Long-term Antipsychotics May Be a Medical Mistake

I’ve debated whether or not to post this since seeing Robert Whitaker’s lecture slides and heard about the results of his talk to NAMI from friends who were there, but ultimately decided that since this is an actual personal issue for many people, due to your own health or those of people you love, it’s worth making sure the information is available as far and wide as possible. Consent to medication needs to be informed, blah blah bioethics stuff.

Before the TLDR, the gist is this: evidence suggests that the best treatment for schizophrenia is not continual medication, and that

a significant percentage of those with schizophrenia who did not receive antipsychotics or took them for a very limited time had better long- term outcomes than those who took them on an ongoing basis.

And perhaps even more importantly, there’s significant evidence that the long-term use of antipsychotics creates a vulnerability to future psychotic episodes.

It’s important to note that Whitaker isn’t saying antipsychotics shouldn’t be taken, or aren’t needed by all people who are on them. But he’s gone over something like 60 years of data, a lot of which is from longitudinal studies spanning 20-30 years, and it looks like fully 50 – 75% of patients could make a complete functional recovery sans long-term antipsychotic use:

Medication compliant patients throughout 20 years: 17% had one period of recovery.

Those off antipsychotics by year two who then remained off throughout next 18 years: 87% had two or more sustained periods of recovery.

The data was so compelling by 1992 that Finland switched to a selective-use of antipsychotics that year… and now has the best long-term outcomes of anywhere in the world. Fully 79% of people – not just schizophrenics, but anyone who might be given a neuroleptic for psychiatric issues – are asymptomatic at five years, with 80% either in school or the workforce.

A lot of the issue appears to be what is known as “oppositional tolerance.” Anyone with chronic pain recognizes the concept if not the phrase: it’s what requires a gradual dose increase in medication to continually receive the same pain management. Essentially, the brain compensates for blocked dopamine or serotonin receptors in two ways. In the case of dopamine, postsynaptic neurons increase their receptors for dopamine as presynaptic neurons increase their firing rate. The opposite happens for serotonin: as the presynaptic neurons decrease their firing rate, the postsynaptic neurons decrease the density of receptors. In each case, the brain is trying to compensate for the effects of the drug being released into the system. Depending on the kind of drug being taken, we change the structure of the brain making it even more (or less) sensitive.

And, in fact, it’s the very recognition of concept that makes me wonder if Whitaker’s results can be extrapolated beyond neuroleptic use for management of mental health related illnesses and into chronic pain management; perhaps it’s better to treat acute instances of pain (“flares”) and then gradually decrease dosing until the patient is off medication than to continually dose the body with drugs “just in case.”1

Anyhow, the very accessible and easy-to-read slides for Whitaker’s NAMI presentation can be found at this link, which includes detailed citations for those who’d like to read the journal literature. There’s also a good mother-of-patient perspective from Kathy Brandt at Mad In America. And if you really feel like having a sad today, you can read Carl Elliott’s comprehensive coverage of the death of Dan Markingson in the Seroquel studies, which should be required reading for anyone contemplating participation of themselves or a loved one in a drug study, or exposure to contemporary antipsychotics.

  1. Of course, I also have some admitted bias towards this idea, because it matches my experiences. We could easily call this revisionist history attempting to establish narrative control, too. []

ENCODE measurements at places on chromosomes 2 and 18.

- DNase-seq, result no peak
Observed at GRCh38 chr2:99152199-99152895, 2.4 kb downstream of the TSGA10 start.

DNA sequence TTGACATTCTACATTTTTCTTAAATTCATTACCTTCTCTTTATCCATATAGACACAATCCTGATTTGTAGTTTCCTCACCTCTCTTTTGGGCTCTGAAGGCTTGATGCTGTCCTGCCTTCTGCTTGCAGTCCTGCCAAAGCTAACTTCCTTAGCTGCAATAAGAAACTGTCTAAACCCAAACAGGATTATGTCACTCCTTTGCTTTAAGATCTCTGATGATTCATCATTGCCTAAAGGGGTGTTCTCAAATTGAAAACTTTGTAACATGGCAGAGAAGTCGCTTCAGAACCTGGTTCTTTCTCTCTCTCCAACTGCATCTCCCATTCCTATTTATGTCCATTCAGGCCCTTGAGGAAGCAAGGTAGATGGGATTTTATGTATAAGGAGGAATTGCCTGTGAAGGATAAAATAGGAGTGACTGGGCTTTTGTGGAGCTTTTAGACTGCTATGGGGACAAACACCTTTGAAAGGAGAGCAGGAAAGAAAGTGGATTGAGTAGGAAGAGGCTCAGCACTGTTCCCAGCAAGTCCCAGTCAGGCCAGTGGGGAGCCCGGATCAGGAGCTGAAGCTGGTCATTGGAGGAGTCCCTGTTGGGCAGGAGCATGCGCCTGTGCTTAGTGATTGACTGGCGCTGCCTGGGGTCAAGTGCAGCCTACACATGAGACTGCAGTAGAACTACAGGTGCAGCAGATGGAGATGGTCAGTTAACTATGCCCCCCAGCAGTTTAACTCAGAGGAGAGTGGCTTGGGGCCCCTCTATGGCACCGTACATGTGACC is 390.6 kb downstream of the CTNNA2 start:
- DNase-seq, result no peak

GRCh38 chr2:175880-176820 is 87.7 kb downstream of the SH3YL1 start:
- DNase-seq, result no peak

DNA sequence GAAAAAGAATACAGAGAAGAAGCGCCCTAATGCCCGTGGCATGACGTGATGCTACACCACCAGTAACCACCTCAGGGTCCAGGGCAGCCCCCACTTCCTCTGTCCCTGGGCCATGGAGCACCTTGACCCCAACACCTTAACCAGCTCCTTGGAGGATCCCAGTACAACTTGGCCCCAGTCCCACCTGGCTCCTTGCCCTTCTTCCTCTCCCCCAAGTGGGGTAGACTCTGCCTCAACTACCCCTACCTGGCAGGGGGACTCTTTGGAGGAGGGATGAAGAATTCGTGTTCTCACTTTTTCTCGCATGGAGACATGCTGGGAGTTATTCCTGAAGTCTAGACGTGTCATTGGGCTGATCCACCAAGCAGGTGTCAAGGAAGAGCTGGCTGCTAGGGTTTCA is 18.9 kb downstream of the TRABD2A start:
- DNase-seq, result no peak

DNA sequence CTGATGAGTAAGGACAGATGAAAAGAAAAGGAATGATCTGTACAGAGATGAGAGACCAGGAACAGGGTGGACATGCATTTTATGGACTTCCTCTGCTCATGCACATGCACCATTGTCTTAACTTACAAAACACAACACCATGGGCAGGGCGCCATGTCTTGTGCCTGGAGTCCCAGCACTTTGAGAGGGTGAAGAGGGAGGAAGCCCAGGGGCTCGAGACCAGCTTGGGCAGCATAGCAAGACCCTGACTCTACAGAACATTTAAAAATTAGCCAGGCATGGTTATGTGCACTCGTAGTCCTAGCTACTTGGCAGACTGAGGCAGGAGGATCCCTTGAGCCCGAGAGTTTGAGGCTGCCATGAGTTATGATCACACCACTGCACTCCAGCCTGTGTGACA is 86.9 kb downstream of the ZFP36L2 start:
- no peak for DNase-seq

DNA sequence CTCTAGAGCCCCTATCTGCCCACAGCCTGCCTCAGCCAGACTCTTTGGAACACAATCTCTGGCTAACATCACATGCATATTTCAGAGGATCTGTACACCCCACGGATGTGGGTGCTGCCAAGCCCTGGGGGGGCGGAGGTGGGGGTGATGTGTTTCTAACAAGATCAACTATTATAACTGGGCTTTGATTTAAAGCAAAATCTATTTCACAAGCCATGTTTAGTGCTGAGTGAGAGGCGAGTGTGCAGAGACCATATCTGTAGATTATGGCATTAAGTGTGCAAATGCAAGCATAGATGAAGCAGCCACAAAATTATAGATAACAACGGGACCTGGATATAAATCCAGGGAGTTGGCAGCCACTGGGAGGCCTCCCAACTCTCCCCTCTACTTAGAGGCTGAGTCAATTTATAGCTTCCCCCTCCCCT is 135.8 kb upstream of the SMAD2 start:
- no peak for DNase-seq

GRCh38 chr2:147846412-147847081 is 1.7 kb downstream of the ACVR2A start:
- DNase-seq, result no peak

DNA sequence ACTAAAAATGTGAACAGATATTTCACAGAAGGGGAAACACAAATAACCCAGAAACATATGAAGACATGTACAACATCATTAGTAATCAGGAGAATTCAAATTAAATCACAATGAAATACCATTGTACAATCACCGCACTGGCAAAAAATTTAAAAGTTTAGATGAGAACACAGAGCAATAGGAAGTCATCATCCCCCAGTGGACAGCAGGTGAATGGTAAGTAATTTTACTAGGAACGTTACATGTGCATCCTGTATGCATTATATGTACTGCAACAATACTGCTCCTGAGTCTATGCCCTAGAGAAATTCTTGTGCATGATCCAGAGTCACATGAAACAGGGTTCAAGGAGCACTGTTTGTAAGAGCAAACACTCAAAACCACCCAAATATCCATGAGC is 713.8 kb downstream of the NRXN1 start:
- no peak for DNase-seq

A Shift in Expectation of Self

I really like this post on body policing, and in particular, how people seem to feel qualified to tell someone with a chronic illness that if they just did X – largely either adopt some quack routine or exercise – that all their problems would go away. In particular, I really liked this:

You’d never run a marathon with pneumonia, but a man with CFS needs to, because expending all that additional energy will make his problems go away?

You hear someone say that their life is awful. You hear them say that they’re in pain. You hear them talk about the medications, the doctor’s appointments, the flare-ups, the feeling of never being able to escape. You hear these things and you say “laziness”, but it never occurs to you that your own illnesses- a cold, the flu- make everyday tasks difficult- difficult enough that, quite often, you will complain about being sick and sometimes even skip out on obligations so you can rest up.

You hate being sick.

Admittedly, this was already on my mind, as this morning the fiancé1 and I were talking about some general goals and ideas of accountability, and he asked me to talk a bit more about how exercise can be a challenge with my chronic pain.2 For the first time, I really had to think about the activity level that I held myself to as “the standard:” I was at one point doing yoga and pilates twice a week each; going to the gym three times a week; hiking and walking all over the University of Washington campus; and going dancing several times a week.

I’ve failed to meet anything even nearing that level of activity since I left Seattle, though, and it’s been discouraging for a number of reasons. Exercising hurts, aggravating my chronic pain. I know I need to do this, but I don’t like being in pain, so it’s a disincentive. The fiancé listened to me complain a bit, and then asked a question that led to a lot of coins dropping all at once: he asked if, after a period of time, I’d “break through” and reach a point where exercising didn’t hurt, like most folks do when they’re just getting in to shape.

And I realized that I? Do not know. Today is really the first time I put together the other half of that equation: I was able to be that active while at UW because I was on a cocktail of medication that managed and controlled my pain. While dosing and makeup varied and was continually being adjusted, during most of this period of time, I was taking: 120mg XL morphine a day; 8-10 vicodin as needed for breakthrough pain; anti-nausea medication; two different anti-depressants to help boost the effectiveness of the painkillers; and a rotating schedule of sleeping pills. Not infrequently, this would all be topped off with an anti-anxiety medication (useful for tests and doctor appointments, which were almost always full of pain). So yes, no wonder it didn’t hurt to exercise – I had done a very good job at stripping away the pain.